2009-04-15

Central America and Europe strengthen relations at EuroLat

Speaking at the third session of the Euro-Latin American Parliamentary Assembly (EuroLat) held in Madrid from 6 to 8 April, Guatemala’s Vice-President Rafael Espada called attention to Central America’s need for continued European aid.

Speaking at the third session of the Euro-Latin American Parliamentary Assembly (EuroLat) held in Madrid from 6 to 8 April, Guatemala’s Vice-President Rafael Espada called attention to Central America’s need for continued European aid.

Karla Montaner

GUATEMALA CITY, Guatemala – Although developed countries are also being hard hit by the global economic crisis, Central America will continue to need international aid, at least until its financial system recovers. This was the message left by Rafael Espada, Guatemala’s vice-president, at the third Euro-Latin American Parliamentary Assembly (EuroLat).

At the closing ceremony, Espada said he was satisfied by the “vision of global unity” achieved during the event.

The EuroLat Assembly consists of 150 members of the European Parliament, representatives of the Latin American, Andean, and Central American parliaments, representatives of Mercosur, and members of the EU-Mexico and EU-Chile joint parliamentary committees.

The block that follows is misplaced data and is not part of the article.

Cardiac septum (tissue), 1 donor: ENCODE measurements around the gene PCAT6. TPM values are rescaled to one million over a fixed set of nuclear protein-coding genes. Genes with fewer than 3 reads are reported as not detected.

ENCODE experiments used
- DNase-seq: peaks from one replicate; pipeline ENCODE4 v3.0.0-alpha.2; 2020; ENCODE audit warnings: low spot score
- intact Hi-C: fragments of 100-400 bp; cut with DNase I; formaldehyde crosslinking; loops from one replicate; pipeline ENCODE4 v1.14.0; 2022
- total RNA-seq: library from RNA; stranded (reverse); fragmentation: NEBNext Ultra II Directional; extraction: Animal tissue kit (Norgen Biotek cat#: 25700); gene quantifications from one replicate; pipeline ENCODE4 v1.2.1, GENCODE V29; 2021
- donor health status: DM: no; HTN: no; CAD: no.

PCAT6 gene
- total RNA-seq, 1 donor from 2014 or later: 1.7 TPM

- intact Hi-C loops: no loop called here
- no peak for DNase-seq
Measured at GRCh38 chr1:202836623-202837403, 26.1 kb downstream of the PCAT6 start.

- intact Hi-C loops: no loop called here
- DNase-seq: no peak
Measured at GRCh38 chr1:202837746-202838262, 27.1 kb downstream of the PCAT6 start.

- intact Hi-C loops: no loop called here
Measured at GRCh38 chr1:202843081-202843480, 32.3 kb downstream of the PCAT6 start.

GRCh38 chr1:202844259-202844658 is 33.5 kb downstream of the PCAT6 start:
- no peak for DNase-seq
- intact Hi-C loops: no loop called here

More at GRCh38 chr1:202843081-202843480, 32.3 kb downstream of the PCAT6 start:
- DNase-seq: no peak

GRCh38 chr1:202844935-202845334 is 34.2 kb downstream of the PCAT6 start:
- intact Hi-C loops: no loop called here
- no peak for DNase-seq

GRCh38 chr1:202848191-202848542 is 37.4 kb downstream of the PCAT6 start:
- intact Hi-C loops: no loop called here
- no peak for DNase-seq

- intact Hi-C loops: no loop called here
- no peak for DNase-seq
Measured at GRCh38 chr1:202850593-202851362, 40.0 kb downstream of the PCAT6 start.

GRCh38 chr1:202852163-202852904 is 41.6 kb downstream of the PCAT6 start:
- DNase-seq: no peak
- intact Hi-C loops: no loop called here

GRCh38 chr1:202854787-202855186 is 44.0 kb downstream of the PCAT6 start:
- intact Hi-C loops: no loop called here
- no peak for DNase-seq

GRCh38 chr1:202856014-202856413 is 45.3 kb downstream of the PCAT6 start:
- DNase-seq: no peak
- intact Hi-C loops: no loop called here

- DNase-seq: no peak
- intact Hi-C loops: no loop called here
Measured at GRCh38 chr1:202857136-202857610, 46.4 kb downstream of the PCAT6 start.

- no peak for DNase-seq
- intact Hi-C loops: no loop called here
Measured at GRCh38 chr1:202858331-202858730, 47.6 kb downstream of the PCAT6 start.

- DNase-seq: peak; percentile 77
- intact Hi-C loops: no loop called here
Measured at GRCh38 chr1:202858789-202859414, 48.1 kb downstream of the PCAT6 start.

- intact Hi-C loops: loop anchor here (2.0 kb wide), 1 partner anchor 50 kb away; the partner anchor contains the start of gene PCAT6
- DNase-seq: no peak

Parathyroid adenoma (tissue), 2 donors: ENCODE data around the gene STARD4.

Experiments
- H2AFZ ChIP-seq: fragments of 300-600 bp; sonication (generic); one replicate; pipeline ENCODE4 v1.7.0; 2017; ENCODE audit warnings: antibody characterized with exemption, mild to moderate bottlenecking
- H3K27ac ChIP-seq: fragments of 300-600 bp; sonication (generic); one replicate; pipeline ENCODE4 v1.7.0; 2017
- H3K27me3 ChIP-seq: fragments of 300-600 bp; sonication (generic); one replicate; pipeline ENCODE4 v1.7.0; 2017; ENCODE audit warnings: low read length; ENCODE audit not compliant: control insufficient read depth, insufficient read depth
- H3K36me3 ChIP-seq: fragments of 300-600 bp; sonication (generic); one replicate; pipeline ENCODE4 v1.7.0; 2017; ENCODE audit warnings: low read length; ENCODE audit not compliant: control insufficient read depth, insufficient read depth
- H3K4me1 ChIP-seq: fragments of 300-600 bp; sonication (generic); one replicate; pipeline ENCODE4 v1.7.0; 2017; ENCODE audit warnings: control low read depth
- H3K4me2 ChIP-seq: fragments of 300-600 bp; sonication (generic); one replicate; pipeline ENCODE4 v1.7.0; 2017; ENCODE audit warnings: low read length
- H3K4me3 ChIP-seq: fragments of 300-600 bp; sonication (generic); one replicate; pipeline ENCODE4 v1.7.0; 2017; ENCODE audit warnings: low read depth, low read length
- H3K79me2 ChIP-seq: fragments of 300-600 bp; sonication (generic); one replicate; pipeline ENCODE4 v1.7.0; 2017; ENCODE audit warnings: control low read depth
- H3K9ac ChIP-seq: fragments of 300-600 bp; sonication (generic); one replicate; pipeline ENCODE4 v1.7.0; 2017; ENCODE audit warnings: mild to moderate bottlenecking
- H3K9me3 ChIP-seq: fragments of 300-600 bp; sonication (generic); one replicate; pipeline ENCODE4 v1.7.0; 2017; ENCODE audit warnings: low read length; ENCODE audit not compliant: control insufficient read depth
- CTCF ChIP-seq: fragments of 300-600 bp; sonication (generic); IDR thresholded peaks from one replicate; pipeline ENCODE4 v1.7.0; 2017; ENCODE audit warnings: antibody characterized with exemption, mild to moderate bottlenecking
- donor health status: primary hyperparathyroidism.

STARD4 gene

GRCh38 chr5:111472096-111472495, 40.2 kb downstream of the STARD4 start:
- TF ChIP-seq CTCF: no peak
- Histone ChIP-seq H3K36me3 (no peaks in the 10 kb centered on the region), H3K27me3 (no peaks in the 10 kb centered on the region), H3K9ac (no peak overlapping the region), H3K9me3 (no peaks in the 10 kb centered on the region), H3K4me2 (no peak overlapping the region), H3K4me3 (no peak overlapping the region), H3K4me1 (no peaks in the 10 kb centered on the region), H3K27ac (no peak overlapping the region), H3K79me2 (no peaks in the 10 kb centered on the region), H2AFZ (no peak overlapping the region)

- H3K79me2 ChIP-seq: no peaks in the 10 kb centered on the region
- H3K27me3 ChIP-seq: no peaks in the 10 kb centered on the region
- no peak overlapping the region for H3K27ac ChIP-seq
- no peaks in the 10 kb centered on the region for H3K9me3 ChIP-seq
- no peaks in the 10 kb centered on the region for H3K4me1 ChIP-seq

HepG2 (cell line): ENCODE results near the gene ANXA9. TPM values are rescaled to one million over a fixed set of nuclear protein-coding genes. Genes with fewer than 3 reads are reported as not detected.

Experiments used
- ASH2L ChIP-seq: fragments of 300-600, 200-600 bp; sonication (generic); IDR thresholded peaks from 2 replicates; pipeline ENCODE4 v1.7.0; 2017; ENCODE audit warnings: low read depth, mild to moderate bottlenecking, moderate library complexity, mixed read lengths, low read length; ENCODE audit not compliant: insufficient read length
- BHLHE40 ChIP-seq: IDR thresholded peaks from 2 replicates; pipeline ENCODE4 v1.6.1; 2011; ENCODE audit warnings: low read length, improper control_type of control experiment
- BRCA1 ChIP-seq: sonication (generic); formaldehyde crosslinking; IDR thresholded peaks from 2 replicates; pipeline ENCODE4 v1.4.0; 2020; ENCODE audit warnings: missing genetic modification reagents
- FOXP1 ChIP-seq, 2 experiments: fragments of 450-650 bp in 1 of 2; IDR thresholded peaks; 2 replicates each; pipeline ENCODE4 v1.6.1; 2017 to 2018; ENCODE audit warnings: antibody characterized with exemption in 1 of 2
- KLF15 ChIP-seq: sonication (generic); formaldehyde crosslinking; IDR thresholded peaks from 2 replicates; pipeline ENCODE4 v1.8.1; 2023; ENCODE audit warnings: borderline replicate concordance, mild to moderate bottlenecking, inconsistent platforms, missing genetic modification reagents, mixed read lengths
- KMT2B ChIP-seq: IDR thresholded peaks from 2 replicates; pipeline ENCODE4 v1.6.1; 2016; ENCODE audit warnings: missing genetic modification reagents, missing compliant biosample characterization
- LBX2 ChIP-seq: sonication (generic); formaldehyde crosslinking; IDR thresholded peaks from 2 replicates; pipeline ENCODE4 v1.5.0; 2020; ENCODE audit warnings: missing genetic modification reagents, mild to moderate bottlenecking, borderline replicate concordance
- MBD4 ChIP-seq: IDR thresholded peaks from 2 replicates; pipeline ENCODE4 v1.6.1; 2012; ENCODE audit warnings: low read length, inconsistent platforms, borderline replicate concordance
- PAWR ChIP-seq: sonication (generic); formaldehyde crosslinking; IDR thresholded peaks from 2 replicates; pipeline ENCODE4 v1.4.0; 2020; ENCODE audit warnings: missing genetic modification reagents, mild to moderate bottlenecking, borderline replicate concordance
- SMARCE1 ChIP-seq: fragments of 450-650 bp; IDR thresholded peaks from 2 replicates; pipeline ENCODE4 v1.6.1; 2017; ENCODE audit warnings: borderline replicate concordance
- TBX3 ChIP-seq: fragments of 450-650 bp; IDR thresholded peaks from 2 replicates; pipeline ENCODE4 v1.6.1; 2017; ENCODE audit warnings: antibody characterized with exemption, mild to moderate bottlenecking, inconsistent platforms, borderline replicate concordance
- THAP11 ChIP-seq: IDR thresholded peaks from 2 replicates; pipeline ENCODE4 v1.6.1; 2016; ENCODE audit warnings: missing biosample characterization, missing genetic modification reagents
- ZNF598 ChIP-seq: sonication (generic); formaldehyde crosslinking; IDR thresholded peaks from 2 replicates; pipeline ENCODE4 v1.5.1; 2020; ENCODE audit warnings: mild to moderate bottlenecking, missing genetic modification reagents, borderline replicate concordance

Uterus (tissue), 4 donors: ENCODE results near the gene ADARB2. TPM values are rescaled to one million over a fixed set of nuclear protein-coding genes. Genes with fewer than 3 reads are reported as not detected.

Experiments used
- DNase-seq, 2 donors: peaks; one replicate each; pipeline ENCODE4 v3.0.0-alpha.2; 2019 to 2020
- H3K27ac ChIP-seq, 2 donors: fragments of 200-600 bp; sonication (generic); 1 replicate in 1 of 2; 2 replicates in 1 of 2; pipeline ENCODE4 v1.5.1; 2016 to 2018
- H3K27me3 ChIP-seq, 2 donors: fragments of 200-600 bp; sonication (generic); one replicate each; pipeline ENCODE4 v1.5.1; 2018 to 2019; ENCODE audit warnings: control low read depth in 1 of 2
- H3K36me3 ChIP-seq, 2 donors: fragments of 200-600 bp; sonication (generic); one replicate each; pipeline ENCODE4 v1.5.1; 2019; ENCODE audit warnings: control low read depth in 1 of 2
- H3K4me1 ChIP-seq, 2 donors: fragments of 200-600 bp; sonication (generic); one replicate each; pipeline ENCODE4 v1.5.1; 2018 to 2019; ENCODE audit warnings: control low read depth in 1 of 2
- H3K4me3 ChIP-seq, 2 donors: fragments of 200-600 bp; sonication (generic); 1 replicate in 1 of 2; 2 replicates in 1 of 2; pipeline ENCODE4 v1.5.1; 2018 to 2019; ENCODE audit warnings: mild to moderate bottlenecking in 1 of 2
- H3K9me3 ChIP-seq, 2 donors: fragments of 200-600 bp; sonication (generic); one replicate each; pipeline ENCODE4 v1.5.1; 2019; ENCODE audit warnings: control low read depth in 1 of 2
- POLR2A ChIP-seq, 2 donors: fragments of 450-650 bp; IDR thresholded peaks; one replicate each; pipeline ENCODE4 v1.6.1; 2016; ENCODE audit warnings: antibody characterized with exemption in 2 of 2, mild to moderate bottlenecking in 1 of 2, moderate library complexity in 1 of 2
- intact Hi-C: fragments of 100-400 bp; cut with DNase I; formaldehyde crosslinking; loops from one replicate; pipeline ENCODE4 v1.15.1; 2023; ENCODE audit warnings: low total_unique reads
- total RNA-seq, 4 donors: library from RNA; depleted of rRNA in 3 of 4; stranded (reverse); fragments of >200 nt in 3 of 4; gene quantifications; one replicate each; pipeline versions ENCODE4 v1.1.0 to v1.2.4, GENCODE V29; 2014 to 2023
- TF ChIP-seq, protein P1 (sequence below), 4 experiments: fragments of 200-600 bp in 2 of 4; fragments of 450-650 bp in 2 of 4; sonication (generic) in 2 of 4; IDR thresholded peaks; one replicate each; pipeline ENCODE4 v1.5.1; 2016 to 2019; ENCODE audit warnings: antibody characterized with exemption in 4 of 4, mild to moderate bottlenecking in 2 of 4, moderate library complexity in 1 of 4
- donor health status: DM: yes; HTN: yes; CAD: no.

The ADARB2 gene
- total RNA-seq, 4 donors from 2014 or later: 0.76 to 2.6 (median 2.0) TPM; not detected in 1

Espada, who was representing his country at the meeting which took place in Madrid, emphasised the existing ties between Central America and Europe. He told EFE that, “Central America is growing. In Guatemala, for example, tourism is increasing, the infrastructure has been improved, and we are producing more electricity with natural technology such as water and depending less on oil.

All the same, the global dimension of the present situation creates a need for greater collaboration with the Old World, especially if we are to withstand the social fallout from the worldwide depression.”

Espada warned, according to DPA, that without agreements that make provision for human welfare, increased poverty resulting from unemployment could create a “social tsunami”. He said that Central America and Europe were in “the century of unity” and there was no better time for mutual collaboration.

During the meeting, Spain donated US$50 million for “Water Sources of Peace,” a Guatemalan Health Ministry programme to provide impoverished regions with tap water. Espada also said the EU intends to provide US$1.2 billion in aid to Latin America, with US$50 million already earmarked for Guatemala.

Meanwhile, Diego Lopez Garrido, Spain’s secretary of state for the EU, urged Latin America to “look outwards and resist the temptations of nationalism.” According to Prensa Libre, he stressed the importance of following international examples and of forging an alliance between Europe and Latin America. Ties between the two continents are likely to be strengthened when Spain takes over the EU presidency on 1 January 2010.

Prensa Latina reported that the meeting adopted a Euro-Latin American Charter for Peace and Security, which establishes joint actions to combat drug trafficking, organised crime, terrorism, arms trafficking, and people trafficking.

The charter contains 20 articles on a wide range of issues, including cooperation on sustainable development and environmental protection, poverty, the UN Millennium Development Goals, food and energy security, climate change, and the right to water.

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